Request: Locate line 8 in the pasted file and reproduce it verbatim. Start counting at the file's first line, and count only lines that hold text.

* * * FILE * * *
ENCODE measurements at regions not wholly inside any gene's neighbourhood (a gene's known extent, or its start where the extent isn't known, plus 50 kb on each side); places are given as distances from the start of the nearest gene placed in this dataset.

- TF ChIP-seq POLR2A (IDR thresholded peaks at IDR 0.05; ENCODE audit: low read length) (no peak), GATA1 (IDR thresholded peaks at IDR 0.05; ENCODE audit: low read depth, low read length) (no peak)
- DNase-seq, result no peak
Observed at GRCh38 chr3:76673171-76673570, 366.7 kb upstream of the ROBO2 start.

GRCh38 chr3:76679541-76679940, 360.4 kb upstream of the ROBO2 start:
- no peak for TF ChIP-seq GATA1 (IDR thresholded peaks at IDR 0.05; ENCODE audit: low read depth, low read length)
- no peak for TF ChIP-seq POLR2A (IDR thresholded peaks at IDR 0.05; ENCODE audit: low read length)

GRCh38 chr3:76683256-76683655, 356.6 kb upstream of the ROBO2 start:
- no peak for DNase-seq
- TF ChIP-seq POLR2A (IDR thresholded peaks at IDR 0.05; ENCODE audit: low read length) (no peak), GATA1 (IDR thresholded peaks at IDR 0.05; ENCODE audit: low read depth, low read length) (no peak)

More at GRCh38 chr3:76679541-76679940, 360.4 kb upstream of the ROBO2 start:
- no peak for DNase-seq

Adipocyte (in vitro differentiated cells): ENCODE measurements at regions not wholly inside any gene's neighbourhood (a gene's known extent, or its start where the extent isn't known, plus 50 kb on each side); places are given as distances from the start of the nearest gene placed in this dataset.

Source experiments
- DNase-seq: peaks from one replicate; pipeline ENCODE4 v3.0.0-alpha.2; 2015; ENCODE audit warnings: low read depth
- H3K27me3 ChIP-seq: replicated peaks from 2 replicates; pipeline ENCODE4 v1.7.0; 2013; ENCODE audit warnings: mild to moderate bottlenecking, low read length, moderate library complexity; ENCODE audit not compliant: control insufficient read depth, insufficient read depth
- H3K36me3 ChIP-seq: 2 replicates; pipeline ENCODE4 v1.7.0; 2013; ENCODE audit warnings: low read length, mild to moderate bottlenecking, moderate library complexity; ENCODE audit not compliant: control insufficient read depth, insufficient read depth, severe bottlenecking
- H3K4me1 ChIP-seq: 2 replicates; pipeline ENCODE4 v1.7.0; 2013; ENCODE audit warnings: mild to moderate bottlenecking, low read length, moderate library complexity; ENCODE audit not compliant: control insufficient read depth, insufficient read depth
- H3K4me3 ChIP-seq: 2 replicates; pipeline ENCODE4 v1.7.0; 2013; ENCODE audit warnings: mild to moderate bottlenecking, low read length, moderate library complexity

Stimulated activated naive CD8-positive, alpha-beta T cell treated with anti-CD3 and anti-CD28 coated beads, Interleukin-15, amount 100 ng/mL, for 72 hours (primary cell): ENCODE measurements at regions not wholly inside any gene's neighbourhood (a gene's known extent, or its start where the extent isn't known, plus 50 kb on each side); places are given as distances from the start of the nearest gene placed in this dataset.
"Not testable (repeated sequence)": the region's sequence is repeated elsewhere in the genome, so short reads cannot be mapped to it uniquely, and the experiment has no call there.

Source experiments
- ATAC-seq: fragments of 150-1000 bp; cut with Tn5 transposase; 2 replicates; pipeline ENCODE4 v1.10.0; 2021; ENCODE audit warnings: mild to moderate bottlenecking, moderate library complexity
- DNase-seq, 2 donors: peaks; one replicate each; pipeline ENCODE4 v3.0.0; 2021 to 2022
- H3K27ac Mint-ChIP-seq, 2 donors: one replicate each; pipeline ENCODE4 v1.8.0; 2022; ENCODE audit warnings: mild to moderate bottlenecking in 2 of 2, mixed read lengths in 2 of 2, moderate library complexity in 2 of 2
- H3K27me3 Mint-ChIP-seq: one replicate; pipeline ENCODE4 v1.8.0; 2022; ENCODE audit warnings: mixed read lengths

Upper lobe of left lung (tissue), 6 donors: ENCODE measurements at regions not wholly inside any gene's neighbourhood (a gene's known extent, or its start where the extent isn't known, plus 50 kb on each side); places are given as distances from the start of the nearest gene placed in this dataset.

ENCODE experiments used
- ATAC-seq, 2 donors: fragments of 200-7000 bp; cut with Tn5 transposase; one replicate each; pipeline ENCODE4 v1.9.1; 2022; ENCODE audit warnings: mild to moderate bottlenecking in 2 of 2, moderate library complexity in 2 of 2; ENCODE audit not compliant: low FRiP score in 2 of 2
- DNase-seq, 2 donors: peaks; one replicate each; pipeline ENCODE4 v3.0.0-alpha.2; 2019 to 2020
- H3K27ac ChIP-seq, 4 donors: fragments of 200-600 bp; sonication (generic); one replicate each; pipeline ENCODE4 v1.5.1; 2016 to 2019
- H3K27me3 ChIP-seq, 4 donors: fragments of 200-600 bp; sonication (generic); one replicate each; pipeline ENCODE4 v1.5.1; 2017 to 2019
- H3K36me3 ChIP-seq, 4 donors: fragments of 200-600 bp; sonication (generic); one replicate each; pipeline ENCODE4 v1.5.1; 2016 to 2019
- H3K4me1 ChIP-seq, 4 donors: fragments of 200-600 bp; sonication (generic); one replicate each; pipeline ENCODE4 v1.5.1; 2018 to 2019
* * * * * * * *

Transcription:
GRCh38 chr3:76683256-76683655, 356.6 kb upstream of the ROBO2 start: